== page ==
gibberish
Posts: 411
Joined: Mon Sep 11, 2000 5:35 pm

Boeing 737 - The Low-fare Airliner?

Tue Nov 06, 2001 10:44 pm

Why is it that most low-fare, no-frills airlines operate an all 737 fleet? Southwest, Ryanair and EasyJet all do. Is it an aircraft which gets maintained for less money or what?

gibberish
 
cfalk
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RE: Boeing 737 - The Low-fare Airliner?

Tue Nov 06, 2001 10:48 pm

Rugged, bulletproof design. Interesting that the A320 has not had similar success in this segment. The A320 is supposed to be slightly more fuel-efficient than the 733, but I wonder if that is not offset by higher maintainance requirements?

Charles
The only thing you should feel when shooting a terrorist: Recoil.
 
gibberish
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RE: Boeing 737 - The Low-fare Airliner?

Tue Nov 06, 2001 10:52 pm

JetBlue operates A320s.

gibberish
 
jwenting
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RE: Boeing 737 - The Low-fare Airliner?

Tue Nov 06, 2001 11:03 pm

Another major factor is the availability of 737s on the used aircraft market. There are many old 737-300s for sale from airlines upgrading to the NGs, and those are far cheaper than having to go to Airbus for a brand new A320. That may change now that Swissair and Sabena (both large AB customers) are dead and their fleets likely to hit the market.
I wish I were flying
 
rlwynn
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RE: Boeing 737 - The Low-fare Airliner?

Tue Nov 06, 2001 11:03 pm

How many planes do they have?
I can drive faster than you
 
cfalk
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RE: Boeing 737 - The Low-fare Airliner?

Tue Nov 06, 2001 11:25 pm

Swissair had almost 50 A320-class aircraft, all very well maintained. Sabena had another 20 or so.

But does anyone know if the A320 is more maintainance-intensive?

Charles
The only thing you should feel when shooting a terrorist: Recoil.
 
penguinflies
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RE: Boeing 737 - The Low-fare Airliner?

Wed Nov 07, 2001 3:14 pm

SWA was flying before Airbus' were manufactured.

SWA had the choice between the 737 or DC-9 (basically).

EasyJet and Go were based of the "success" of SWA's philosophy, modified for their respective markets.

SWA was started with brand new planes back in 197x.
 
Guest

RE: Boeing 737 - The Low-fare Airliner?

Wed Nov 07, 2001 6:53 pm

Pengiunflies: EasyJet didn't choose the 737 over the A320 because of efficiency or MX costs, they chose it because that's what they could get for the money. Remember that EZY started with a lone 732 a rich Greek bought with money his Dad gave him.

Go on the other hand, was trying to copy off of EZY, so they too invested in 737s.
 
Guest

RE: Boeing 737 - The Low-fare Airliner?

Wed Nov 07, 2001 7:12 pm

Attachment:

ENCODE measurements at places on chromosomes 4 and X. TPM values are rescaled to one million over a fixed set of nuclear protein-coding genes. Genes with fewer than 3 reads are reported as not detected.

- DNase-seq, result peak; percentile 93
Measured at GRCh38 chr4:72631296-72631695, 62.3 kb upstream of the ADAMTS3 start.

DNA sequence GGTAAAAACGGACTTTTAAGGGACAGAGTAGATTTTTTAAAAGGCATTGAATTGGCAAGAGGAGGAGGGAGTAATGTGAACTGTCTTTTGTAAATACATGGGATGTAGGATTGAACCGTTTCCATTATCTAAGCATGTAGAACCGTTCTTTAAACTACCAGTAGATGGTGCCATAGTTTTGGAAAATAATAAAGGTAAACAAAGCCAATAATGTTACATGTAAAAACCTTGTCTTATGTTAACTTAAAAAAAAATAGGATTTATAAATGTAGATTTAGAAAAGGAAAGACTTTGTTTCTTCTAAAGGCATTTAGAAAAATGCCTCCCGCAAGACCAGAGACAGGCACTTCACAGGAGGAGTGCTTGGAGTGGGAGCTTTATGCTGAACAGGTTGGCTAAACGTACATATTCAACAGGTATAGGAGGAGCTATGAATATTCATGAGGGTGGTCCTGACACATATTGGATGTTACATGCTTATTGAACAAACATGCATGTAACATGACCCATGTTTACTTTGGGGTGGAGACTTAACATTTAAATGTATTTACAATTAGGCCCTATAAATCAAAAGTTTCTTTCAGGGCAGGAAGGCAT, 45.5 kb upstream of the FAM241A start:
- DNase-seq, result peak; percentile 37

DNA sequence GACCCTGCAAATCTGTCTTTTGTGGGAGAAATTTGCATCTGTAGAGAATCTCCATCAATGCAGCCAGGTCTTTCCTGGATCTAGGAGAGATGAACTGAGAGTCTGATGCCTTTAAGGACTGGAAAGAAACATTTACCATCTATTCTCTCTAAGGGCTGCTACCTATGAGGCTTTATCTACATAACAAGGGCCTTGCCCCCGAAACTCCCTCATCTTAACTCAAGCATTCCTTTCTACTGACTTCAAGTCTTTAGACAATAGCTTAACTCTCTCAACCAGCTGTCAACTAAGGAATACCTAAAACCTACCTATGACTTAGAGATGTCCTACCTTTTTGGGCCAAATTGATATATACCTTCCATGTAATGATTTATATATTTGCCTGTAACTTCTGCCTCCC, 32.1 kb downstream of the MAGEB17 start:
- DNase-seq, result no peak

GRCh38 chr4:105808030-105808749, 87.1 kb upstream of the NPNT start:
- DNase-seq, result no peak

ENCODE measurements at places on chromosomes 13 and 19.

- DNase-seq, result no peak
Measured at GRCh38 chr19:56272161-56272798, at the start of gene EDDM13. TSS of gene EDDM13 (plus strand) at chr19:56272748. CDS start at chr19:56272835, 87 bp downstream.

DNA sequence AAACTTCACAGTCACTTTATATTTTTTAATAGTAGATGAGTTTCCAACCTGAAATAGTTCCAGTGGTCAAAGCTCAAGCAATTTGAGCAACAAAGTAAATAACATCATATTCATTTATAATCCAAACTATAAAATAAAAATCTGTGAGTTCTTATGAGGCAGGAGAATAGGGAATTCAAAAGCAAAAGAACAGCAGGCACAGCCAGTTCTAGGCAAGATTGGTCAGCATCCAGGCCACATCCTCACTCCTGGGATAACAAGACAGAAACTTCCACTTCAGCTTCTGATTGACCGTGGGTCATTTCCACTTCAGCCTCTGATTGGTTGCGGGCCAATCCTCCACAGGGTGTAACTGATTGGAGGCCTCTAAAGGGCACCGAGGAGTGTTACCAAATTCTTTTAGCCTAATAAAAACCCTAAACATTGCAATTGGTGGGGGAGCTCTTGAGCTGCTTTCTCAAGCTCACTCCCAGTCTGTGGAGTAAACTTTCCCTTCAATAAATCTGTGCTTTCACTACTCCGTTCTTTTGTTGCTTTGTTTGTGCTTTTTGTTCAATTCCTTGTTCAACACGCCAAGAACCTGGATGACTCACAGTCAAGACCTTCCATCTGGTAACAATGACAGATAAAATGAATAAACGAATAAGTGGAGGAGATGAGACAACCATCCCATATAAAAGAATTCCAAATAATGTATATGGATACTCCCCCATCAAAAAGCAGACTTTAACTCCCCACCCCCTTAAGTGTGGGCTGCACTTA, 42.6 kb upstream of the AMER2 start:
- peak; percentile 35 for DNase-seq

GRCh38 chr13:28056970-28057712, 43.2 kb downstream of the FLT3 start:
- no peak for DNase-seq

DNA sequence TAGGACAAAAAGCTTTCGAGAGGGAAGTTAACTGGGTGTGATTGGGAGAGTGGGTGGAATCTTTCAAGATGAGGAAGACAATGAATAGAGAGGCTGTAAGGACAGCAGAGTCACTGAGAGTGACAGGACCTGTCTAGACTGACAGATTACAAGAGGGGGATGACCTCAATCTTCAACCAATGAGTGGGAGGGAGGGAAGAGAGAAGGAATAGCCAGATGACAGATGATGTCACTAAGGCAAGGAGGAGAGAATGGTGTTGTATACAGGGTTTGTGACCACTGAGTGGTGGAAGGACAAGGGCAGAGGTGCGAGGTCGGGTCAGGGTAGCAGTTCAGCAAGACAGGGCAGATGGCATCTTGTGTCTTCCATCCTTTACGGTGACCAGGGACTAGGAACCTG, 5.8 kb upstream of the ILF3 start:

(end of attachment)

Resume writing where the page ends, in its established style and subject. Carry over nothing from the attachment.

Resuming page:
Interestingly, the aircraft with the best economics is actually the B757 but it's just a bit too big for the low cost market.

And Lowfareair, EZY used 737s which were leased from IAG using GB Airways' AOC because they were following Southwest's business plan. And they started with two aircraft, not one! Big grin Big grin

Ryanair was also copying Southwest, so they too used 732s initially - acquired from Britannia, as I recall. Prior to that, they had used BAC1-11s.
 
gkirk
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RE: Ceilidh

Wed Nov 07, 2001 8:13 pm

Ryanair also used ATR42s and Bae 748s if my mind serves me right  Big thumbs up
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Guest

RE: Boeing 737 - The Low-fare Airliner?

Wed Nov 07, 2001 10:21 pm

Ceilidh: OK, it might have been two, I don't remember; BUT they were much cheaper to acquire than A320s which is what I was trying to say.
 
Guest

RE: Boeing 737 - The Low-fare Airliner?

Wed Nov 07, 2001 10:27 pm

Ryanair also (briefly) used A320s!
 
matt777
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Ceilidh

Thu Nov 08, 2001 6:55 am

Any pic of that ceilidh?
 
BlatantEcho
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RE: Ceilidh

Thu Nov 08, 2001 8:19 am

fwiw, WN tried out 727s also, for just a bit anyway, not just DC-9s and 732s. There was a pic in Airliners back a year ago or so.

BlatantEcho
They're not handing trophies out today
 
prebennorholm
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RE: Boeing 737 - The Low-fare Airliner?

Thu Nov 08, 2001 9:02 am

If we look at other low fare airlines, for instance the European charter airlines, then you see everything ranging from 25 years old A300s to brand new A320 and A330. And in between aged A320s and loads of A310s. Alongside B737s/757s of all ages including 737NG.

So I don't think that any such conclusions can be made. It's just coincidental - and of course helped by the fact that 737 is the most common airliner type, and it has been around for so many years.

Regards, Preben Norholm
Always keep your number of landings equal to your number of take-offs
 
VonRichtofen
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RE: Boeing 737 - The Low-fare Airliner?

Thu Nov 08, 2001 9:13 am

 Big thumbs up


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heavymetal
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RE: Boeing 737 - The Low-fare Airliner?

Thu Nov 08, 2001 9:39 am

YIKES! 7O'S ACID TRIP FLASHBACK!

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CactusA319
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RE: Boeing 737 - The Low-fare Airliner?

Thu Nov 08, 2001 10:42 am



The new Frontier started out as an all-737 operator and is switching to all-Airbus